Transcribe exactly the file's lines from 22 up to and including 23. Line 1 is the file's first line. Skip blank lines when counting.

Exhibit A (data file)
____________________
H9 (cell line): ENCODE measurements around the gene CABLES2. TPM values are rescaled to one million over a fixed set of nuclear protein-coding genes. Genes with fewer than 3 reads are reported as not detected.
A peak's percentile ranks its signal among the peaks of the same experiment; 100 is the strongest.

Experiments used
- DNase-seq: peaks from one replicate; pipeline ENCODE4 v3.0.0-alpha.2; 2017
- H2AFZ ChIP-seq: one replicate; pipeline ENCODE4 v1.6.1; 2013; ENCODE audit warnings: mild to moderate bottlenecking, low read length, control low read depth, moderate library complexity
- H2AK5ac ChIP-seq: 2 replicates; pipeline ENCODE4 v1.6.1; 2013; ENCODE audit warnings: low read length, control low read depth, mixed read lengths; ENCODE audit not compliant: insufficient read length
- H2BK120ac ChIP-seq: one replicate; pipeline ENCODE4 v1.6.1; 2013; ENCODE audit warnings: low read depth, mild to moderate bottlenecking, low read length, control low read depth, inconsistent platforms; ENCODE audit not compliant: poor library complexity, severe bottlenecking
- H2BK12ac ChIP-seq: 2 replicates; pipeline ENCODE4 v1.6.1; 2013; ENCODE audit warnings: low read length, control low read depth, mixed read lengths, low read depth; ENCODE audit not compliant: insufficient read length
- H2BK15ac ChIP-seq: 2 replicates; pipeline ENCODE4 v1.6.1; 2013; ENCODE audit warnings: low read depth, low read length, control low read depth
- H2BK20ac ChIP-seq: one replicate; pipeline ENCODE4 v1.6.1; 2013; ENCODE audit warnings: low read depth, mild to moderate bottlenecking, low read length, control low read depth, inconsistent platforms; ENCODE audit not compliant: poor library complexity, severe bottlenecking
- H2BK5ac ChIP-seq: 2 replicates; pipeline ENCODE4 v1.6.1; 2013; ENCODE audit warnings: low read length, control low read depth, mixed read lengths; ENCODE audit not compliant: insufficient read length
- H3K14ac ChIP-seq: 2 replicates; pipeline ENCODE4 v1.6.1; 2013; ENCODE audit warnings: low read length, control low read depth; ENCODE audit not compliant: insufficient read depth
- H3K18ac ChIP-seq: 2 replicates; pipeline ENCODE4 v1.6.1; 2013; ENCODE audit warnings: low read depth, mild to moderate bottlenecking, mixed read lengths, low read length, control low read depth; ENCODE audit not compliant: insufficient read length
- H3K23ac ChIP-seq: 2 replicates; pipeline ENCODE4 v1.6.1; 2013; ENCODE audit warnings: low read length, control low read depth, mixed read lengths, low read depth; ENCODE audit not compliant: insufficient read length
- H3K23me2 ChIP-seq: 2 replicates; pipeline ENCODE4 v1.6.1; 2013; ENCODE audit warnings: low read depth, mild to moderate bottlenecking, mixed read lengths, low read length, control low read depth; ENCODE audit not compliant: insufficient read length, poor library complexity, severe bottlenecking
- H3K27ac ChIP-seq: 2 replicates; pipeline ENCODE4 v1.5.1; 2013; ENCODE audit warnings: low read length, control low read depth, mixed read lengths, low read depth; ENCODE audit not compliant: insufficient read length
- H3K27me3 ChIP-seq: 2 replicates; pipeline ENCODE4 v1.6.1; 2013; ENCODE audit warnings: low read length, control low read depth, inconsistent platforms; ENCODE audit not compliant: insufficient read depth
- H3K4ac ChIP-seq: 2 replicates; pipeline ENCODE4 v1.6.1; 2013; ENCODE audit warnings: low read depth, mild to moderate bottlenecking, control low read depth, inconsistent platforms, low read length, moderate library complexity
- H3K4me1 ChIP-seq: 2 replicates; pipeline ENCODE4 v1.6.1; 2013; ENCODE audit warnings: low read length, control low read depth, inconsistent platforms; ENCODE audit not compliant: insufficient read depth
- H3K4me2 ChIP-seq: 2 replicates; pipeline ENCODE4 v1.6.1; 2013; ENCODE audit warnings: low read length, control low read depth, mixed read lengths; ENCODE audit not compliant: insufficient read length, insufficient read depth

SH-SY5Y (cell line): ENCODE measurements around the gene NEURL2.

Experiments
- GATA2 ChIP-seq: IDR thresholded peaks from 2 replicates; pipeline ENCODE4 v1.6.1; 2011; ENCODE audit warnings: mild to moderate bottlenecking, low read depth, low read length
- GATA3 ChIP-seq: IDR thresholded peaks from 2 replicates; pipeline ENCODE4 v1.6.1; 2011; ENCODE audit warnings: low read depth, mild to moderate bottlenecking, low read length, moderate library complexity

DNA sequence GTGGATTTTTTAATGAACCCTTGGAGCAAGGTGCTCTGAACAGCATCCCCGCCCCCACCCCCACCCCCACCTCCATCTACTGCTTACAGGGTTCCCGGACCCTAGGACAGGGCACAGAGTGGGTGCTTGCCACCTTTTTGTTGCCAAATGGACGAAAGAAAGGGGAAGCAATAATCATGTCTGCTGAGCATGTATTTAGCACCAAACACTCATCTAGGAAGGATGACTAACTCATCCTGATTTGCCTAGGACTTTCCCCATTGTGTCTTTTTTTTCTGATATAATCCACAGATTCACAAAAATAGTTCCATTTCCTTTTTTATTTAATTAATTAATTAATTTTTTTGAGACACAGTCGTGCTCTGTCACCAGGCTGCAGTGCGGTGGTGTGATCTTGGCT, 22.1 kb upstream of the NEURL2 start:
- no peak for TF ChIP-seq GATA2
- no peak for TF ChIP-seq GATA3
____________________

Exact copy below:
Experiments
- GATA2 ChIP-seq: IDR thresholded peaks from 2 replicates; pipeline ENCODE4 v1.6.1; 2011; ENCODE audit warnings: mild to moderate bottlenecking, low read depth, low read length